* around.  This is probably the most common use-case.
	 */
	public static function getSingleton(){
		global $staticResourcesSingleton;
		if(empty($staticResourcesSingleton)){
			$staticResourcesSingleton = new StaticResources();
		}
		return $staticResourcesSingleton;
	} // end getSingleton()
	
	public static function addHeaderFile($fileName, $fileType="", $addRemoteAfterLocalFiles=false, $warnIfLateAdded=true){
		$singleton = StaticResources::getSingleton();
		$singleton->myAddHeaderFile($fileName, $fileType, $addRemoteAfterLocalFiles, $warnIfLateAdded);
	}
	public static function addFooterFile($fileName, $fileType="", $warnIfLateAdded=true){
		$singleton = StaticResources::getSingleton();
		$singleton->myAddFooterFile($fileName, $fileType, $warnIfLateAdded);
	}
	public static function getHeaderHtml(){
		$singleton = StaticResources::getSingleton();
		return $singleton->myGetHeaderHtml();
	}
	public static function getFooterHtml(){
		$singleton = StaticResources::getSingleton();
		return $singleton->myGetFooterHtml();
	}
	public static function setRootUrl( $rootUrl ){
		$singleton = StaticResources::getSingleton();
		$singleton->mySetRootUrl($rootUrl);
	}
	/**
	 * Given an array of filetype -> (array of files) combos, will get the HTML for this file. This
	 * is NOT recommended in most uses, you should only be getting HTML from getHeaderHtml()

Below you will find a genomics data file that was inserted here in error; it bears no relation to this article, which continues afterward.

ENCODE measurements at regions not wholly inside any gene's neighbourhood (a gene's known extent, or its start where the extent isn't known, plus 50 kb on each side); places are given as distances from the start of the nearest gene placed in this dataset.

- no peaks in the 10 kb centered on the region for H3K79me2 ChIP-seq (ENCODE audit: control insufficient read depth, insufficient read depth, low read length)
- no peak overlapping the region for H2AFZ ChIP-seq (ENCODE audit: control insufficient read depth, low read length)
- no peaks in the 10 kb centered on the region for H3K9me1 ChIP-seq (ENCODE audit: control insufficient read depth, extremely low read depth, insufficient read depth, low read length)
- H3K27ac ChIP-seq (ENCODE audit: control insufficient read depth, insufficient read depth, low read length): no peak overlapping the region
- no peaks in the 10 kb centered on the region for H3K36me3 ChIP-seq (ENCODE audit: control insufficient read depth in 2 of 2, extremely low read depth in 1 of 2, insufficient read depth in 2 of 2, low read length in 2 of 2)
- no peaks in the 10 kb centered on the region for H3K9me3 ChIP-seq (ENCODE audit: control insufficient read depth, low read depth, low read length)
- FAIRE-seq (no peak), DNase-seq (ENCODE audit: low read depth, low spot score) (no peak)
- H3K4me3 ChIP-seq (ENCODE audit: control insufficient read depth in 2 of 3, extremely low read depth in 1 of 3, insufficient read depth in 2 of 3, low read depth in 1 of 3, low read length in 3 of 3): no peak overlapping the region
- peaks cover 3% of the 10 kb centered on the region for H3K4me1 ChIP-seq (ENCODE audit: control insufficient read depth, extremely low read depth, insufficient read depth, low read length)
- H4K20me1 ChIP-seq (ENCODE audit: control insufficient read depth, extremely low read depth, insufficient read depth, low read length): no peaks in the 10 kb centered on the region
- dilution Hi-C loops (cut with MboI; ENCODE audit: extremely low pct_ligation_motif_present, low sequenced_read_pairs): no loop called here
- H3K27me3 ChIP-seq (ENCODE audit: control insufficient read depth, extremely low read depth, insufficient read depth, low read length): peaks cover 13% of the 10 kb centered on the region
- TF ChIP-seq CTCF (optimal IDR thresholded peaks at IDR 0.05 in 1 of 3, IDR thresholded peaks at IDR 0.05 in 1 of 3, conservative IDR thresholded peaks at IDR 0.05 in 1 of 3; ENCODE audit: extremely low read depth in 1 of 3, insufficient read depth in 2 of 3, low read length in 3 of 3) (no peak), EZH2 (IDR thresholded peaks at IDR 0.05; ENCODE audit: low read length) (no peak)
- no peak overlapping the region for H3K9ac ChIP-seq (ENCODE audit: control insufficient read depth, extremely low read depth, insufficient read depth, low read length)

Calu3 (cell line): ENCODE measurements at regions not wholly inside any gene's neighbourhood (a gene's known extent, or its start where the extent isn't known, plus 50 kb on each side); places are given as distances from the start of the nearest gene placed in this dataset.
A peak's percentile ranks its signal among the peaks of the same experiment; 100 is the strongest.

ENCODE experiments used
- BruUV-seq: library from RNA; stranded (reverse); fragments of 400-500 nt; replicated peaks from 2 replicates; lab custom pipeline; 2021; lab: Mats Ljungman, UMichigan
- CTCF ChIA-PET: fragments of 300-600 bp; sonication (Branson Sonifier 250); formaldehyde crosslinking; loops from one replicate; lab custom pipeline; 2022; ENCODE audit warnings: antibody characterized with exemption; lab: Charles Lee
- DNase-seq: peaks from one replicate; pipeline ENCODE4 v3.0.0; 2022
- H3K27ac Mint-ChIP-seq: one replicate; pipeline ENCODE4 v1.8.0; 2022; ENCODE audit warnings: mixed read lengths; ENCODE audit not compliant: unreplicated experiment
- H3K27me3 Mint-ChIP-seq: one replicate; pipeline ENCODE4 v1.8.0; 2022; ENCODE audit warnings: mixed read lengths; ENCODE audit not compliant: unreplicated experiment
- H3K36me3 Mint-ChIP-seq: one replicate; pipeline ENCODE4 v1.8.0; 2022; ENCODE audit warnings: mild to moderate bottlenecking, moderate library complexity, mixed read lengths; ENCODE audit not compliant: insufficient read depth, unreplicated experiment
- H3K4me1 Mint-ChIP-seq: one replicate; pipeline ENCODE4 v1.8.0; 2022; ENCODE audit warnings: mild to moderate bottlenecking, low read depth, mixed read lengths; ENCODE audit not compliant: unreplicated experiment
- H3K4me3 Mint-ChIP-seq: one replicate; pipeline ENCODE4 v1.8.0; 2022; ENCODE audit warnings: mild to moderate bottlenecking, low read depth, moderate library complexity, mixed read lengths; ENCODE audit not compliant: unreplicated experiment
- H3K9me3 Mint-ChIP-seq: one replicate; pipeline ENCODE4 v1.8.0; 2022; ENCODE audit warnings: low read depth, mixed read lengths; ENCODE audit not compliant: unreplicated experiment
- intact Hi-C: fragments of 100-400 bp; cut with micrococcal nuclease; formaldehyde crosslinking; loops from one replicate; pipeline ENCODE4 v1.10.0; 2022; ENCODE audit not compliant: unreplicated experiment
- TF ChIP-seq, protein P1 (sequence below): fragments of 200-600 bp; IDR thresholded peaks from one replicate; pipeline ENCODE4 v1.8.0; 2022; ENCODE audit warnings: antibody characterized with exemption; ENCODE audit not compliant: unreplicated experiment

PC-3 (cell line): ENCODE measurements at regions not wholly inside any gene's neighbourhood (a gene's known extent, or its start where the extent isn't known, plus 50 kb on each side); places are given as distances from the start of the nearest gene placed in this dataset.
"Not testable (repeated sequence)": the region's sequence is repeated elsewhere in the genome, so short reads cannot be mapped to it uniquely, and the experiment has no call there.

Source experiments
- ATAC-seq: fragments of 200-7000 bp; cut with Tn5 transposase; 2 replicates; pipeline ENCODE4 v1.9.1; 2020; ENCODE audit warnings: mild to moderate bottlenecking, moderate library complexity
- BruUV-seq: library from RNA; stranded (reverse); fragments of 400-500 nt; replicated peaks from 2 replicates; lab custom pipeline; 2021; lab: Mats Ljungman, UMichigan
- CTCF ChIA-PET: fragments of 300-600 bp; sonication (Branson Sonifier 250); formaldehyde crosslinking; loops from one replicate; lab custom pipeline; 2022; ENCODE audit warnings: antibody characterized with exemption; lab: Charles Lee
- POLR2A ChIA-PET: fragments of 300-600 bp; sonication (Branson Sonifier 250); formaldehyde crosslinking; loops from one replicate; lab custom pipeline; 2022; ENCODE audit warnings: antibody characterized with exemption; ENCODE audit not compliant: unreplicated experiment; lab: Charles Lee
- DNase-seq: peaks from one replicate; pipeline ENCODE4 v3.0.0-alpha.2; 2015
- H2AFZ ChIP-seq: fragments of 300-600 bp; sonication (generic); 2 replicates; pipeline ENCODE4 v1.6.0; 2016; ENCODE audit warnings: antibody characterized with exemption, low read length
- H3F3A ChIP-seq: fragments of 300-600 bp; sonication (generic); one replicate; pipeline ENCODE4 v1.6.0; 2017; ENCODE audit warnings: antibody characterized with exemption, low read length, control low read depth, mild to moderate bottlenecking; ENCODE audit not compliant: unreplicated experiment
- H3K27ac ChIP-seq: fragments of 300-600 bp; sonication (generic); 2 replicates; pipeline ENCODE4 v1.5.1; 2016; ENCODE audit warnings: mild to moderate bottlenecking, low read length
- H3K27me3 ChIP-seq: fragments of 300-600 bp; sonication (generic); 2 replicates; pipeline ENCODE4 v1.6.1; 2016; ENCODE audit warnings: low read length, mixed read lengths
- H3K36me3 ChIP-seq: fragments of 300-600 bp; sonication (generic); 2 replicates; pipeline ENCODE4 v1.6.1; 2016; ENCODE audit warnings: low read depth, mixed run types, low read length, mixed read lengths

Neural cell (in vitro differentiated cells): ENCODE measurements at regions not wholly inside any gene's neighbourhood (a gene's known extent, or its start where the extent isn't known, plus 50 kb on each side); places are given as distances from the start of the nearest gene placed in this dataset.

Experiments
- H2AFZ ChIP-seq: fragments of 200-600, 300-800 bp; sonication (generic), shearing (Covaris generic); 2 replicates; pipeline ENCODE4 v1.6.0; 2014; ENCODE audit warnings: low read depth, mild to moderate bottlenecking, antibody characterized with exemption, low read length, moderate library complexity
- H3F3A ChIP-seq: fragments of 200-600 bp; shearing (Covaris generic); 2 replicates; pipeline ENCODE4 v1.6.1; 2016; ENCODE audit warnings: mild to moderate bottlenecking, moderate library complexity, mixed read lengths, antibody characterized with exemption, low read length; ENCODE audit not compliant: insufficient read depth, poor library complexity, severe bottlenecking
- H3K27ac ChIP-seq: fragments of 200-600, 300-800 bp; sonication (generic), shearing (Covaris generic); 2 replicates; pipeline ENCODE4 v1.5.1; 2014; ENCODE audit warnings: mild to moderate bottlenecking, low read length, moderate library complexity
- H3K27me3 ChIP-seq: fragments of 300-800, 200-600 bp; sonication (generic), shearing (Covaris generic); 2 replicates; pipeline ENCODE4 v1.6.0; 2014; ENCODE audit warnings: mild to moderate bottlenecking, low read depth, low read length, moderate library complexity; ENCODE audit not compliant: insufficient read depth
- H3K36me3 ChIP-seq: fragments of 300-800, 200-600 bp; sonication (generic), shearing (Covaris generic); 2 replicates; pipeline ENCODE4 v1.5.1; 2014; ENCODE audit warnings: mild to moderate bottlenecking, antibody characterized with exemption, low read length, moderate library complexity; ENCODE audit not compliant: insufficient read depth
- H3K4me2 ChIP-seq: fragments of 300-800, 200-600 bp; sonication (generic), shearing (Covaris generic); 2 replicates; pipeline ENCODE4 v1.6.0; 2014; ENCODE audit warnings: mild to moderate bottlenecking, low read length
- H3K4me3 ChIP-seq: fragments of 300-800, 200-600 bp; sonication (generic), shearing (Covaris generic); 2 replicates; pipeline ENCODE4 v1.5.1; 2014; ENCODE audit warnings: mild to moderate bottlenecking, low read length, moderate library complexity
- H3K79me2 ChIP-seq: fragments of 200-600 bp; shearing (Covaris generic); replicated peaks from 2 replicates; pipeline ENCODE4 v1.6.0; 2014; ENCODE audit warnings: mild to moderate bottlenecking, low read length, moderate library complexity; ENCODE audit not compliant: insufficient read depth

* and getFooterHtml() when possible. This is to allow you flexibility to break the rules
	 * if needed. For example: if you want to output a specific local file above the remote files
	 * and NOT bundled with the other local files (due to dependencies) then you can accomplish this.
	 */
	public static function getHtmlForArray( $fileArray ){
		$singleton = StaticResources::getSingleton();
		return $singleton->myGetHtmlForArray($fileArray);
	}

} // end class StaticResources

Using this script with a CDN

One drawback of serving a combined file is that your server has to read in all of the files, then print them all. This makes the call slightly slower than it has to be. One solution is to use a CDN to cache the files on your site. This way, even if it takes your server a second or so to generate the file the first time, it can be served to the next user instantly, from the CDN.

For Burndown for Trello, we use Fastly as our CDN (disclosure: my fiance works there, but we use it because it’s free for one backend and it’s crazy fast).

The code to make this work with a CDN is very simple: one extra line below the include call:

include 'static.php';
StaticResources::setRootUrl("http://b4t.global.ssl.fastly.net/");

Code minification

Another common performance trick is to use a minifier to reduce file-size. This hasn’t been added to the script yet, but may come in the future. If you have a favorite minifier, I’ve conspicuously commented in the code where it would make sense to run the minifier.

Minification takes a little while to run, so it’s highly recommended that you get a CDN if you’re using minificaiton.

The End

Hope you found the script useful. If you use it on your site, please link to it in the comments!
Thanks,
– Sean Colombo

5 Responses to Simple single-file PHP script for combining JS / CSS assets

  1. Dude….

    Why are you invoking PHP for static files – this is really not a good idea for performance.

    You should bundle once and include that bundle as a static css/js file which can be cached efficiently and more importantly doesn’t need PHP to be invoked to serve

    • @Alex: great question! 🙂